Economic targets for China were announced during the National People’s Congress of at least 6.5% annual GDP growth during the 13th Five Year Plan in 2016-20 and 6.5%-7.0% for 2016. Some Western economists claim such targets cannot be achieved. In fact, analysis of supply side factors, which will primarily be relied on to achieve these goals, shows clearly why China can achieve its 6.5% minimum growth goal.
The following article by John Ross, setting out why the Chinese economy will not have a hard landing, was previously published by Socialist Economic Bulletin.
Some US hedge funds, echoed by parts of the international media, are currently trotting out the perennially inaccurate myth that China's economy is about to suffer a "hard landing." This invariably incorrect prediction has been periodically repeated for decades since China launched economic reforms in 1978. The claim then was that by failing to privatize companies, not adopting what became known as "shock therapy" in Russia and Eastern Europe, China condemned itself to stagnation. Instead in 1978-2015, China experienced average annual 9.6 percent GDP growth - the fastest by a major economy in human history.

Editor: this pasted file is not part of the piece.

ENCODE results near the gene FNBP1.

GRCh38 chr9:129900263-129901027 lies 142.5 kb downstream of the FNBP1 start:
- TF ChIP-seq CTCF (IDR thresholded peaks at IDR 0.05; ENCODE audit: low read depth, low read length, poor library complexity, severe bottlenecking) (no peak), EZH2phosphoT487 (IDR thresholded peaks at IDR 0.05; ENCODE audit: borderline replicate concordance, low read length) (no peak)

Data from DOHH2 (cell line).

The following article by John Ross which evaluates the economic projections of the recent Chinese Communist Party congress, appeared in Global Times on 12 November.
The central economic goal outlined in General Secretary of the CPC Central Committee Hu Jintao's report to the 18th National Congress of the CPC is achieving a "moderately prosperous society". This created discussion of whether this goal is realistic and in what time scale.
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